As many of Trent’s undergraduates find themselves getting closer to the point of having to answer the question “What are you going to do with that?” they may want to consider following in the footsteps of the thousands of young North Americans who, over the last decade, have looked to East Asia as a chance to pay down some of their debts while getting some much needed life and work experience.
Korea has been especially popular given its relatively high wages and low cost of living. ESL teachers make around $20-25,000 a year, almost tax free, with contracts that include having their airfare and apartments paid for by their employer.
“Over my 6 years in Korea I paid off my student loans, did a lot of travelling and had a lot of fun. It’s a lot more competitive for jobs now, especially the good ones, but I would still recommend it to anyone” says Andrew Johnston, a Brock University Graduate (BA English) from London, Ontario, “I think a lot of people come here not knowing what to expect and are surprised by how much there is to do and how affordable it is to do it. I don’t know if I’m ever going back home, I mean what’s to do there? The job situation sucks and I feel great here (in Busan, Korea’s 2nd largest city, renowned for its beaches).”
For most prospective ESL teachers this journey starts at “Dave’s ESL Café” (named after its founder, Californian Dave Sperling) a long-running website dedicated to both recruiters and teachers. In addition to job postings from all the across the globe, the site also offers important information for teachers on every subject from planning lessons to acclimating to new cultures.
While it should be obvious, the latter is essential. Though in the minority, it isn’t uncommon for new teachers to give up, collect their next pay (which is doled out in monthly sums) and take off home in the middle of the night (known as ‘runners’ by Ex-patriate ESL teachers) and it’s something that many get tempted to do, especially in their first two months.
“Prospective teachers should prepare for inappropriate questions being asked. Also prepare for invasion of personal space ie. Dongshim (a game where children touch their middle and index fingers together (like a ‘gun’) and jab each other in the butt), the touching of men’s hairy arms. Prepare to go into unknown situations at a moments notice and at the whim of management even if it doesn’t make sense or no one wants to do it” says Francie Heginbotham, an Ohio native and Ohio State graduate (History and Geography) who taught in both public and private schools on and off for about 14 years before returning to the States to get her teaching certificate.
“Be prepared for a different way of doing things, so do your homework on how to be respectful of the country you intend to work in and be sure you can handle the adjustment and the time away from home” says Glen Riley, a Winnipeg, Manitoba native who got a BFA in Photography and post-graduate degree in Project Management Studies from University of Manitoba and Mount Royal College respectively. Riley has been in South Korea for more than 10 years (and continuing), with an additional two years of ESL teaching in Vancouver under his belt.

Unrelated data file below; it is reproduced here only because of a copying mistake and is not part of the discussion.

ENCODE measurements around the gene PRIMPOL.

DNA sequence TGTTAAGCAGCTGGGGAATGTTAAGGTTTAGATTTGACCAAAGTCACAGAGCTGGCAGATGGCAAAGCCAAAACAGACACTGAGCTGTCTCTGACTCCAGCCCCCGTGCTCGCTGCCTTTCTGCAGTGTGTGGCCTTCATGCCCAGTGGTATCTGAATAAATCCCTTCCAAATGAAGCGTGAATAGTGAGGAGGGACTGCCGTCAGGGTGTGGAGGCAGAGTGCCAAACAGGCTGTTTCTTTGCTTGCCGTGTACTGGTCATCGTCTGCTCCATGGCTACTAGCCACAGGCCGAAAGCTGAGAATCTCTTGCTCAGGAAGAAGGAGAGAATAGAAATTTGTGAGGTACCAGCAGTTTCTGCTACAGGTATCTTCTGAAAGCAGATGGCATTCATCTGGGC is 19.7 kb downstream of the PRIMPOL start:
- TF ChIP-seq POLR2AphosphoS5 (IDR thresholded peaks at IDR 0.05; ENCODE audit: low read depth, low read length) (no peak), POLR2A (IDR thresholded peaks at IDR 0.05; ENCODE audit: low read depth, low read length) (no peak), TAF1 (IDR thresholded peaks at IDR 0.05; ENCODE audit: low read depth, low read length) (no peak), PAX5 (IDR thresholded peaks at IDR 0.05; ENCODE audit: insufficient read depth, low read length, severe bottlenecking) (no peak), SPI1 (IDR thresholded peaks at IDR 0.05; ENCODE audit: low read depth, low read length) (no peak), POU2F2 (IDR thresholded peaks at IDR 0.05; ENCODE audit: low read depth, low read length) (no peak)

For those who survive the first few months though, the rewards go way beyond the money, continues Riley-“Experiencing a new culture, living in Asia, opportunities to travel, learning history, the eating”.
Johnston- “Booze is cheap at corner stores and there’s no such thing as ‘last call’-” (South Korea has one of the highest rates of alcohol consumption per capita in the world), “that’s one of the best parts of Korea, but there’s a lot of people who don’t handle it really well and go way too far with it”.
For Heginbotham, the personal rewards were a bit more ‘teacherly’, “the children’s smiles, that’s the best part” she says.
While Johnston mentions that the job market is getting more competitive (a lot more preference is going to majors in English, Psychology and Early Childhood Education) he is quick to emphasize that it’s still pretty easy for someone looking to teach in Korea to get a job there.
“Pretty much any B.A. is accepted, but if you don’t have a major in one of those three fields you should probably get some sort of certification, either TEFL or CELTA is usually enough,” he adds.
These types of certificates can be obtained through private schools like One World ESL Education in Peterborough run by Wendy McConkey (MA, TESL [Teaching English as a Second Language]).
This school offers a 2-TEFL certificate for $950 (the average price tends to be $1000, give or take).
Many public schools, generally regarded as some of the better jobs for teaching English in Korea, are requiring them, and as such many people who already have some experience are taking breaks to add a TEFL or CELTA certificate to their resume.
“The best thing to do is try and get your certificate before you come over and then just go to Dave’s (ESL Café) and start responding to ads under the ‘Jobs’ section,” Johnston continues, “you’ll probably start getting phone interviews with schools (usually late at night) within the first few weeks you start looking- but be ready because once you get hired, they’re going to want you to get your VISA started, it’ll take a trip to the embassy in Toronto and the whole process can seem like it happens all at once, the first time I got hired there I was landing in Seoul three weeks later.”
Dave’s ESL Café can be found at eslcafe.com.
One World ESL Education can be reached at email@example.com or by phone at (705) 755-0378.